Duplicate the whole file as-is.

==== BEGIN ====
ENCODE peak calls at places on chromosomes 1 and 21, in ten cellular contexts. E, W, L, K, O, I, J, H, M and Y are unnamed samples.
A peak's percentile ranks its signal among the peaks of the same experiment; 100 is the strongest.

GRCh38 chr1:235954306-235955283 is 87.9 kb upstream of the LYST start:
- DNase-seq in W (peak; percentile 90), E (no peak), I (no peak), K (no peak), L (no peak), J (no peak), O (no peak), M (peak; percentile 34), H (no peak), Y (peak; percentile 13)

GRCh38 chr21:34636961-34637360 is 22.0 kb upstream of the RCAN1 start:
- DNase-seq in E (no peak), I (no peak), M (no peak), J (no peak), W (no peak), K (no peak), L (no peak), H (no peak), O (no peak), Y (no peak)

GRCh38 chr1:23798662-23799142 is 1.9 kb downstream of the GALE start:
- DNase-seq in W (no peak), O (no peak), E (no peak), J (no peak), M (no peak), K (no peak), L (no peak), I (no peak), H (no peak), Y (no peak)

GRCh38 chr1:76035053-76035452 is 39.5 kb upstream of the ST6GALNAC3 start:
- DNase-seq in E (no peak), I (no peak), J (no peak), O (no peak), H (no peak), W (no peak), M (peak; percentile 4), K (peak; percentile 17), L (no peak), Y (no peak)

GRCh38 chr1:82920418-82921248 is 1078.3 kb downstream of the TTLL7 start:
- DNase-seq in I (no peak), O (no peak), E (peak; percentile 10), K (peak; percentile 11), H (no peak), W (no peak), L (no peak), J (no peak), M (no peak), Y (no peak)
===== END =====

ENCODE peak calls at places on chromosomes 1 and 21, in ten cellular contexts. E, W, L, K, O, I, J, H, M and Y are unnamed samples.
A peak's percentile ranks its signal among the peaks of the same experiment; 100 is the strongest.

GRCh38 chr1:235954306-235955283 is 87.9 kb upstream of the LYST start:
- DNase-seq in W (peak; percentile 90), E (no peak), I (no peak), K (no peak), L (no peak), J (no peak), O (no peak), M (peak; percentile 34), H (no peak), Y (peak; percentile 13)

GRCh38 chr21:34636961-34637360 is 22.0 kb upstream of the RCAN1 start:
- DNase-seq in E (no peak), I (no peak), M (no peak), J (no peak), W (no peak), K (no peak), L (no peak), H (no peak), O (no peak), Y (no peak)

GRCh38 chr1:23798662-23799142 is 1.9 kb downstream of the GALE start:
- DNase-seq in W (no peak), O (no peak), E (no peak), J (no peak), M (no peak), K (no peak), L (no peak), I (no peak), H (no peak), Y (no peak)

GRCh38 chr1:76035053-76035452 is 39.5 kb upstream of the ST6GALNAC3 start:
- DNase-seq in E (no peak), I (no peak), J (no peak), O (no peak), H (no peak), W (no peak), M (peak; percentile 4), K (peak; percentile 17), L (no peak), Y (no peak)

GRCh38 chr1:82920418-82921248 is 1078.3 kb downstream of the TTLL7 start:
- DNase-seq in I (no peak), O (no peak), E (peak; percentile 10), K (peak; percentile 11), H (no peak), W (no peak), L (no peak), J (no peak), M (no peak), Y (no peak)